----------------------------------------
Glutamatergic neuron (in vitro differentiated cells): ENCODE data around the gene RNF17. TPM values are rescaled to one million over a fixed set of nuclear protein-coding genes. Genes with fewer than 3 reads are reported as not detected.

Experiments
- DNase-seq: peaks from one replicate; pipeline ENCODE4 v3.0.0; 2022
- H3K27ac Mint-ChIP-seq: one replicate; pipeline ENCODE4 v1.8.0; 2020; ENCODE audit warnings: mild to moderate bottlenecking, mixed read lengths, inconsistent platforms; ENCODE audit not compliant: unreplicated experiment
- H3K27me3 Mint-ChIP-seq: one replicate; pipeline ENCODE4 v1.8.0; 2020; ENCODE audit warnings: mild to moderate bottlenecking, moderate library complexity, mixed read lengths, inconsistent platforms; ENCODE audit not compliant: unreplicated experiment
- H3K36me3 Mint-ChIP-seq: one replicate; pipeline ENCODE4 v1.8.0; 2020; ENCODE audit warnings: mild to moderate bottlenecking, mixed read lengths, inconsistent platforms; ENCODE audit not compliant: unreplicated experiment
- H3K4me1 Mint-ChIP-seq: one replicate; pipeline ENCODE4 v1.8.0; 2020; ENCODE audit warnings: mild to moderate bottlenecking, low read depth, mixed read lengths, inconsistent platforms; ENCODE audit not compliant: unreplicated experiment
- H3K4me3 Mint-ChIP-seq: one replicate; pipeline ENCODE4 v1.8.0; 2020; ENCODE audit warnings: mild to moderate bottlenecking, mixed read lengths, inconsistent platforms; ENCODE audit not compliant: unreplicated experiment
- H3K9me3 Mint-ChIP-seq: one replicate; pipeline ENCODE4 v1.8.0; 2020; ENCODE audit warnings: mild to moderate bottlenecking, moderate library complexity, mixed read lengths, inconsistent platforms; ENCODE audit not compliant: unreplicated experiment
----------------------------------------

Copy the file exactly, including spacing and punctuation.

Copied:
Glutamatergic neuron (in vitro differentiated cells): ENCODE data around the gene RNF17. TPM values are rescaled to one million over a fixed set of nuclear protein-coding genes. Genes with fewer than 3 reads are reported as not detected.

Experiments
- DNase-seq: peaks from one replicate; pipeline ENCODE4 v3.0.0; 2022
- H3K27ac Mint-ChIP-seq: one replicate; pipeline ENCODE4 v1.8.0; 2020; ENCODE audit warnings: mild to moderate bottlenecking, mixed read lengths, inconsistent platforms; ENCODE audit not compliant: unreplicated experiment
- H3K27me3 Mint-ChIP-seq: one replicate; pipeline ENCODE4 v1.8.0; 2020; ENCODE audit warnings: mild to moderate bottlenecking, moderate library complexity, mixed read lengths, inconsistent platforms; ENCODE audit not compliant: unreplicated experiment
- H3K36me3 Mint-ChIP-seq: one replicate; pipeline ENCODE4 v1.8.0; 2020; ENCODE audit warnings: mild to moderate bottlenecking, mixed read lengths, inconsistent platforms; ENCODE audit not compliant: unreplicated experiment
- H3K4me1 Mint-ChIP-seq: one replicate; pipeline ENCODE4 v1.8.0; 2020; ENCODE audit warnings: mild to moderate bottlenecking, low read depth, mixed read lengths, inconsistent platforms; ENCODE audit not compliant: unreplicated experiment
- H3K4me3 Mint-ChIP-seq: one replicate; pipeline ENCODE4 v1.8.0; 2020; ENCODE audit warnings: mild to moderate bottlenecking, mixed read lengths, inconsistent platforms; ENCODE audit not compliant: unreplicated experiment
- H3K9me3 Mint-ChIP-seq: one replicate; pipeline ENCODE4 v1.8.0; 2020; ENCODE audit warnings: mild to moderate bottlenecking, moderate library complexity, mixed read lengths, inconsistent platforms; ENCODE audit not compliant: unreplicated experiment